The streaming giant’s co-CEO Ted Sarandos said during a teleconference this week that the new ad tier won’t have access to Netflix’s entire content library.
Sarandos spoke after the announcement that Netflix lost 970,000 subscribers in the second quarter of this year.
This is almost five times the amount lost in the first three months year and a sharp drop from 8.3 million new subscribers added in the fourth quarter of 2021.
Earlier this year, Netflix announced that it would bring ads to Netflix for the first time. The new ad-supported Netflix tier will be added to Netflix, likely by early 2023, and will be cheaper than the other existing tiers – Basic, Standard and Premium. Now, the streaming giant’s co-CEO has said the new tier won’t have access to Netflix’s entire content library.
Some shows produced by Netflix in collaboration with the BBC, such as The Serpent and Dracula (pictured), may be blocked in the new ad-supported tier.
WHAT WE KNOW ABOUT THE NEXT LEVEL OF NETFLIX AD-SUPPORTED
In April, Netflix revealed that it would be introducing ads for the first time.
The plan is to launch an ad-supported tier in early 2023, starting with “a few markets where ad spending is significant” – possibly the US and UK.
The tier will be cheaper than the cheapest tier in existence (Basic; £6.99 per month). Unlike other ad-supported streaming services, it won’t be free.
Netflix is working with Microsoft to create ads for the next level.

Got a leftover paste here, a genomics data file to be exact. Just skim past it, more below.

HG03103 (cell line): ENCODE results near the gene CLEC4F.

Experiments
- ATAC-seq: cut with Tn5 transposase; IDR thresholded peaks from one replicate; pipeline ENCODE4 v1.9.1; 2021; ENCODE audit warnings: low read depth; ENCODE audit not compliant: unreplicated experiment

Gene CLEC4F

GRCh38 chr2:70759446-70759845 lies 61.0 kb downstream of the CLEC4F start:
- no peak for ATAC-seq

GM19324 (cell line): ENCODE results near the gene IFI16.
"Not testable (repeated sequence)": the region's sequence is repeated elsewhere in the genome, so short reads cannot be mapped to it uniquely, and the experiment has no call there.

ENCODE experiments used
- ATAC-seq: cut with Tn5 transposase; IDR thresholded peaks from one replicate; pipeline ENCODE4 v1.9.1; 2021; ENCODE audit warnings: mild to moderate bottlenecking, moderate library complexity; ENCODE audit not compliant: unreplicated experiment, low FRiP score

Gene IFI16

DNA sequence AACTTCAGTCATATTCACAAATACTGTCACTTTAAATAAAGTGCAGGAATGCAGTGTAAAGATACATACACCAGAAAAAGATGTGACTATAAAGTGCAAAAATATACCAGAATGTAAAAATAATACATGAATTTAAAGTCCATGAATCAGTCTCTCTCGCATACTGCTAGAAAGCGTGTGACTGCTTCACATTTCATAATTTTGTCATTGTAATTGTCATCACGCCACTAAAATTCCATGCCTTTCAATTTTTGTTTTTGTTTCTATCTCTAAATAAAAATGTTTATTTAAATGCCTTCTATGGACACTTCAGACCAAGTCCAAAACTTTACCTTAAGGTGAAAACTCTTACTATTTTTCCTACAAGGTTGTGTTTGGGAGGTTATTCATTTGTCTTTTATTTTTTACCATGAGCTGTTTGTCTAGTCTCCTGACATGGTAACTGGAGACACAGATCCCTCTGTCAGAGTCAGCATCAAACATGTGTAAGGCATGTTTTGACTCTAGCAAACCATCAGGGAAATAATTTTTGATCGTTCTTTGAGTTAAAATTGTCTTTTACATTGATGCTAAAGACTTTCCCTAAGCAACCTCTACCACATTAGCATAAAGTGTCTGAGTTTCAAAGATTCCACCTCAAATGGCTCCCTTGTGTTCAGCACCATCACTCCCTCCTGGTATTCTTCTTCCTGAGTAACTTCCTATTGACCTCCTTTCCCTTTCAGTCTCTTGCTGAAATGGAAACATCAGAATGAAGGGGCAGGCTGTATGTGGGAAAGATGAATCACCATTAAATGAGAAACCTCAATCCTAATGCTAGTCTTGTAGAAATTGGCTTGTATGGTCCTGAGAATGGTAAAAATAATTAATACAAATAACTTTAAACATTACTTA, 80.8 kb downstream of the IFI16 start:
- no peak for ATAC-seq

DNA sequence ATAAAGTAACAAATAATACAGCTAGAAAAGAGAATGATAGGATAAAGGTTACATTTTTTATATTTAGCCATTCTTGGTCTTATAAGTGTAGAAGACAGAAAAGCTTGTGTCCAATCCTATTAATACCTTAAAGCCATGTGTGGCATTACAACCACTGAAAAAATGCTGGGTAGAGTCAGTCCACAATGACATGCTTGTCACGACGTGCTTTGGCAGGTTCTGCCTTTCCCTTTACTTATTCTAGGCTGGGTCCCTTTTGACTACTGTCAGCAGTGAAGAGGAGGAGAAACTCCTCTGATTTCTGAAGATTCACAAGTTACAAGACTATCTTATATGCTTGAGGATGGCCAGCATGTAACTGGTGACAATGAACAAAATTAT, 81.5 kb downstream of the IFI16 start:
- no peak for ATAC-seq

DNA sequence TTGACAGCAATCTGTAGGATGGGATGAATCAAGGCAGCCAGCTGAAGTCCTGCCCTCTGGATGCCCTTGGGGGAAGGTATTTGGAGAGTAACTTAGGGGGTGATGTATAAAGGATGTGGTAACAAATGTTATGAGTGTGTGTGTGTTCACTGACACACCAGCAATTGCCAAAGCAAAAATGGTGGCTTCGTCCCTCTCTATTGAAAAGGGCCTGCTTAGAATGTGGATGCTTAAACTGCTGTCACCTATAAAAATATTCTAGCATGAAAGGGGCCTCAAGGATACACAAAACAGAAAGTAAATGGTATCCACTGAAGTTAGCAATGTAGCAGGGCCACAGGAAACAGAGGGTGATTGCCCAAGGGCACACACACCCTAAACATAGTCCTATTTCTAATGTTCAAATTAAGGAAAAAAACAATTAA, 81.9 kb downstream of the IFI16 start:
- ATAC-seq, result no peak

“Today, the vast majority of what people watch on Netflix we can include in an ad-supported tier,” Sarandos said.
“There are some things that aren’t there – which we’re discussing with the studios – but if we launch the product today, ad-level members will have a great experience.
“We’ll clean up some additional content, but certainly not all, but we don’t think it will be a significant hurdle for business.”
Content produced by the BBC may be excluded from this level because the BBC is not allowed to run ads supporting its programs due to a license fee.
John McVeigh, chief executive of Pact, the UK trade organization for manufacturers, said: time that some shows produced by Netflix in collaboration with the BBC, such as “The Serpent” and “Dracula”, may be blocked in a new ad-supported tier.
“If it’s an original BBC production, the BBC’s licensed funding can’t be backed by ads,” McVeigh said.
A spokesman for the BBC told MailOnline it was “too early” to comment or confirm.
The California-based streaming giant plans to launch a new ad-supported tier around early 2023, starting with “a few markets where ad spending is significant” — possibly the US and UK.
The new tier will be cheaper than the other existing tiers – Basic, Standard and Premium, but it will not be free, meaning customers will have to endure ads on top of paying a monthly subscription.
The hope is that the cheaper tier will help attract budget-conscious users and in turn help Netflix reverse its recent drop in subscribers.
Netflix added 8.3 million new subscribers in the fourth quarter of 2021. But for two consecutive quarters, he was losing followers, not gaining them.
Jesse Cohen, senior analyst at Investing.com, predicts the new ad-supported tier will be successful for Netflix and will attract younger users.
Q2 2022: Lost 970,000
Q1 2022: Lost 200,000
Q4 2021: 8.3 million received
Q3 2021: Acquired 4.4 million
Q2 2021: Acquired 1.5 million
“The launch of a cheaper, ad-supported version of the Netflix service is expected to be a much-needed growth catalyst that the streaming giant has been missing in recent years,” Cohen told MailOnline.
“We expect advertisers looking to reach younger viewers who have moved away from traditional television are likely to allocate the majority of their marketing budget to ads on Netflix going forward.”